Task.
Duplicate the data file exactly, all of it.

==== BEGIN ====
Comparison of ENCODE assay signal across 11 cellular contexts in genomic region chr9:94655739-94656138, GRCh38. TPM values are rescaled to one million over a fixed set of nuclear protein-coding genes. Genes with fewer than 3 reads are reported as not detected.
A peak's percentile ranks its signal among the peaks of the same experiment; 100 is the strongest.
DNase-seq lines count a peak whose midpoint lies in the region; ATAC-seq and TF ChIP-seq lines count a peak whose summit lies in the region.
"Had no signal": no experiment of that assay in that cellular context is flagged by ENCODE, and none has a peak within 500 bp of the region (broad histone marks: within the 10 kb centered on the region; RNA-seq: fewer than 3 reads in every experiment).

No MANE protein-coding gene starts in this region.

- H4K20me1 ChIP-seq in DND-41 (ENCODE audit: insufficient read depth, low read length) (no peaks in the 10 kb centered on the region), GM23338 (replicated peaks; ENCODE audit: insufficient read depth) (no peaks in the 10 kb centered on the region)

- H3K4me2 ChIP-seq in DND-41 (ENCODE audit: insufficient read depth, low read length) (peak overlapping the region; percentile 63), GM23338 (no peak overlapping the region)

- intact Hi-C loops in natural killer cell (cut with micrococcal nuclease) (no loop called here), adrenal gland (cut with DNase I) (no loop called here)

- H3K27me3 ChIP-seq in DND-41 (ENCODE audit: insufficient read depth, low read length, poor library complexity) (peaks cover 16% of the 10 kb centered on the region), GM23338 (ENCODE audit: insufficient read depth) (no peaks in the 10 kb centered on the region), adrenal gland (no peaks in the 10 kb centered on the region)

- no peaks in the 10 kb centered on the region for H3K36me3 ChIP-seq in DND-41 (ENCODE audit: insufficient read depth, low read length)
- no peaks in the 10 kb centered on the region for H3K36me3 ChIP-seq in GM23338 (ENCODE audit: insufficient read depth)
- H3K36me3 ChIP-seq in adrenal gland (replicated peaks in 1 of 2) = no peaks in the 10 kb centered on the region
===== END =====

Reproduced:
Comparison of ENCODE assay signal across 11 cellular contexts in genomic region chr9:94655739-94656138, GRCh38. TPM values are rescaled to one million over a fixed set of nuclear protein-coding genes. Genes with fewer than 3 reads are reported as not detected.
A peak's percentile ranks its signal among the peaks of the same experiment; 100 is the strongest.
DNase-seq lines count a peak whose midpoint lies in the region; ATAC-seq and TF ChIP-seq lines count a peak whose summit lies in the region.
"Had no signal": no experiment of that assay in that cellular context is flagged by ENCODE, and none has a peak within 500 bp of the region (broad histone marks: within the 10 kb centered on the region; RNA-seq: fewer than 3 reads in every experiment).

No MANE protein-coding gene starts in this region.

- H4K20me1 ChIP-seq in DND-41 (ENCODE audit: insufficient read depth, low read length) (no peaks in the 10 kb centered on the region), GM23338 (replicated peaks; ENCODE audit: insufficient read depth) (no peaks in the 10 kb centered on the region)

- H3K4me2 ChIP-seq in DND-41 (ENCODE audit: insufficient read depth, low read length) (peak overlapping the region; percentile 63), GM23338 (no peak overlapping the region)

- intact Hi-C loops in natural killer cell (cut with micrococcal nuclease) (no loop called here), adrenal gland (cut with DNase I) (no loop called here)

- H3K27me3 ChIP-seq in DND-41 (ENCODE audit: insufficient read depth, low read length, poor library complexity) (peaks cover 16% of the 10 kb centered on the region), GM23338 (ENCODE audit: insufficient read depth) (no peaks in the 10 kb centered on the region), adrenal gland (no peaks in the 10 kb centered on the region)

- no peaks in the 10 kb centered on the region for H3K36me3 ChIP-seq in DND-41 (ENCODE audit: insufficient read depth, low read length)
- no peaks in the 10 kb centered on the region for H3K36me3 ChIP-seq in GM23338 (ENCODE audit: insufficient read depth)
- H3K36me3 ChIP-seq in adrenal gland (replicated peaks in 1 of 2) = no peaks in the 10 kb centered on the region